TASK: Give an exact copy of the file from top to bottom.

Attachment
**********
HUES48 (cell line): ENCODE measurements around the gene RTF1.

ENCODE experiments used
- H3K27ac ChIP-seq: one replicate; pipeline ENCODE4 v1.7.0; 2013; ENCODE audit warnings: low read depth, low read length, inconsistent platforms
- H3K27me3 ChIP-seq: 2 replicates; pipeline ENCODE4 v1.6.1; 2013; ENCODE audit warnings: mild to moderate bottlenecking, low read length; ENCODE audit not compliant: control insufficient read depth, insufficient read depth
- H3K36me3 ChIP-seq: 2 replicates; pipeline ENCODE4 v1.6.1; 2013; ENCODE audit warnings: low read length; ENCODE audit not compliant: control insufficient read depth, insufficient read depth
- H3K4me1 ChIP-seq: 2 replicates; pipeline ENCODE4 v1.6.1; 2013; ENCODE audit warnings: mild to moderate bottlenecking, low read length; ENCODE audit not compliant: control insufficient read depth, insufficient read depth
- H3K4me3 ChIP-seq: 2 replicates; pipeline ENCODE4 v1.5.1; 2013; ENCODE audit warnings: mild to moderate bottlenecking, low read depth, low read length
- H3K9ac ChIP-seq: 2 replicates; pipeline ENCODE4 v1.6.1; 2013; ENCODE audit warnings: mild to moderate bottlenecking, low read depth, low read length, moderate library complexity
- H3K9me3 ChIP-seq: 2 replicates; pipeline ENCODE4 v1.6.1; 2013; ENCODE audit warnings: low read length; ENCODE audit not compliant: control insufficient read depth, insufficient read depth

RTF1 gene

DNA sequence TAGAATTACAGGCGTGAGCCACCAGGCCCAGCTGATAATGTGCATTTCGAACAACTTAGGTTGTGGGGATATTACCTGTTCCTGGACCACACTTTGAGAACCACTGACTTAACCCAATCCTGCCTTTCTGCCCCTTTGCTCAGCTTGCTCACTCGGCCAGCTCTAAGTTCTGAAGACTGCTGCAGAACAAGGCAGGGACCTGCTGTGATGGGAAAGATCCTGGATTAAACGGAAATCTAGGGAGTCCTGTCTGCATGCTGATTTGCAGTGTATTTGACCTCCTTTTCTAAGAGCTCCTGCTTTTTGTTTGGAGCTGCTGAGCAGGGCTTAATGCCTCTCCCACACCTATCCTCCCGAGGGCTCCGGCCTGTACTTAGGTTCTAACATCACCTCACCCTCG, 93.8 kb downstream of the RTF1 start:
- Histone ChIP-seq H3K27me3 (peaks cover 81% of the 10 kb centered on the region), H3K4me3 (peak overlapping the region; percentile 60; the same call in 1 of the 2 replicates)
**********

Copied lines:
HUES48 (cell line): ENCODE measurements around the gene RTF1.

ENCODE experiments used
- H3K27ac ChIP-seq: one replicate; pipeline ENCODE4 v1.7.0; 2013; ENCODE audit warnings: low read depth, low read length, inconsistent platforms
- H3K27me3 ChIP-seq: 2 replicates; pipeline ENCODE4 v1.6.1; 2013; ENCODE audit warnings: mild to moderate bottlenecking, low read length; ENCODE audit not compliant: control insufficient read depth, insufficient read depth
- H3K36me3 ChIP-seq: 2 replicates; pipeline ENCODE4 v1.6.1; 2013; ENCODE audit warnings: low read length; ENCODE audit not compliant: control insufficient read depth, insufficient read depth
- H3K4me1 ChIP-seq: 2 replicates; pipeline ENCODE4 v1.6.1; 2013; ENCODE audit warnings: mild to moderate bottlenecking, low read length; ENCODE audit not compliant: control insufficient read depth, insufficient read depth
- H3K4me3 ChIP-seq: 2 replicates; pipeline ENCODE4 v1.5.1; 2013; ENCODE audit warnings: mild to moderate bottlenecking, low read depth, low read length
- H3K9ac ChIP-seq: 2 replicates; pipeline ENCODE4 v1.6.1; 2013; ENCODE audit warnings: mild to moderate bottlenecking, low read depth, low read length, moderate library complexity
- H3K9me3 ChIP-seq: 2 replicates; pipeline ENCODE4 v1.6.1; 2013; ENCODE audit warnings: low read length; ENCODE audit not compliant: control insufficient read depth, insufficient read depth

RTF1 gene

DNA sequence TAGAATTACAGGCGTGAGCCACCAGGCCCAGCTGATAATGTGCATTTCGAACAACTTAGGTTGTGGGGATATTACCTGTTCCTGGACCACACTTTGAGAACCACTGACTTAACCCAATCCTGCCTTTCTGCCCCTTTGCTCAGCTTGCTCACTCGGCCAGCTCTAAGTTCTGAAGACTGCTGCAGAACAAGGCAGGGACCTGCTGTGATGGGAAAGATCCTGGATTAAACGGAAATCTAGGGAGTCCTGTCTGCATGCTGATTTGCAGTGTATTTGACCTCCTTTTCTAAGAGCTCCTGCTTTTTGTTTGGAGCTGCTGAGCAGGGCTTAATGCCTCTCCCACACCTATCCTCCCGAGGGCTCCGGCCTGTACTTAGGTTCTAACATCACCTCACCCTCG, 93.8 kb downstream of the RTF1 start:
- Histone ChIP-seq H3K27me3 (peaks cover 81% of the 10 kb centered on the region), H3K4me3 (peak overlapping the region; percentile 60; the same call in 1 of the 2 replicates)